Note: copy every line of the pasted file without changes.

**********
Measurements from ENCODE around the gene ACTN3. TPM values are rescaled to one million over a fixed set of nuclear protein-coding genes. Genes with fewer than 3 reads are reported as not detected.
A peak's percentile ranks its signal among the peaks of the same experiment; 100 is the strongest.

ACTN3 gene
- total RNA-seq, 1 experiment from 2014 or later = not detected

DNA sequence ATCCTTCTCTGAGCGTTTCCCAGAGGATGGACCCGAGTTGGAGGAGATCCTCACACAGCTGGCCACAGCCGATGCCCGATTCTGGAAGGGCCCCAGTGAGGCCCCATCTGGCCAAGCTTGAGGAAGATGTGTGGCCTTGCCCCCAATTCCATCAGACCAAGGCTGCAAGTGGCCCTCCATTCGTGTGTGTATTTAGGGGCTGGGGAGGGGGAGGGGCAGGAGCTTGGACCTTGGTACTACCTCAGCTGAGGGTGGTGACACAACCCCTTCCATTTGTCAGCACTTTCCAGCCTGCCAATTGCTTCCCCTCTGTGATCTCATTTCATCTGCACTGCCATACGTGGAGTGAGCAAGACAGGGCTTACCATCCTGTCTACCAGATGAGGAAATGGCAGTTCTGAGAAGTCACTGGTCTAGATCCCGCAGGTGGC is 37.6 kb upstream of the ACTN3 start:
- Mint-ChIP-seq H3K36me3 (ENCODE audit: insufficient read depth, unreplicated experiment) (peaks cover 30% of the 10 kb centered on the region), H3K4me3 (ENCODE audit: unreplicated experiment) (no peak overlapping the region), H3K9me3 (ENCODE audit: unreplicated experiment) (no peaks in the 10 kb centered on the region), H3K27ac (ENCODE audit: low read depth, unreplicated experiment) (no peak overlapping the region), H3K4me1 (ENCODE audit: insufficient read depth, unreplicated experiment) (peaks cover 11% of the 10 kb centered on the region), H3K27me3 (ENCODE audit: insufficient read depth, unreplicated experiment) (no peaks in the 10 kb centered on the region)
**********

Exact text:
Measurements from ENCODE around the gene ACTN3. TPM values are rescaled to one million over a fixed set of nuclear protein-coding genes. Genes with fewer than 3 reads are reported as not detected.
A peak's percentile ranks its signal among the peaks of the same experiment; 100 is the strongest.

ACTN3 gene
- total RNA-seq, 1 experiment from 2014 or later = not detected

DNA sequence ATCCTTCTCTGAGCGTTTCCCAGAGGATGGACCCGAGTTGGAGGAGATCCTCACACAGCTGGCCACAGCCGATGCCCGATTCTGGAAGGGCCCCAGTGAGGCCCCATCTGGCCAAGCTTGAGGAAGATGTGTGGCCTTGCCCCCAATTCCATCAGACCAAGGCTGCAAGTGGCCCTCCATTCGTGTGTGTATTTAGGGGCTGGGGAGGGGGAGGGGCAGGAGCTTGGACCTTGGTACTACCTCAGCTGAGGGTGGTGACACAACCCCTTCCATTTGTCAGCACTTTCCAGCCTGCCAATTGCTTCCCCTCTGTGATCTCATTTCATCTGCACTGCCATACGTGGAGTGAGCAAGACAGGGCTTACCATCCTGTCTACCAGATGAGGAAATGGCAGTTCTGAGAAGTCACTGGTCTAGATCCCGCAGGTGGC is 37.6 kb upstream of the ACTN3 start:
- Mint-ChIP-seq H3K36me3 (ENCODE audit: insufficient read depth, unreplicated experiment) (peaks cover 30% of the 10 kb centered on the region), H3K4me3 (ENCODE audit: unreplicated experiment) (no peak overlapping the region), H3K9me3 (ENCODE audit: unreplicated experiment) (no peaks in the 10 kb centered on the region), H3K27ac (ENCODE audit: low read depth, unreplicated experiment) (no peak overlapping the region), H3K4me1 (ENCODE audit: insufficient read depth, unreplicated experiment) (peaks cover 11% of the 10 kb centered on the region), H3K27me3 (ENCODE audit: insufficient read depth, unreplicated experiment) (no peaks in the 10 kb centered on the region)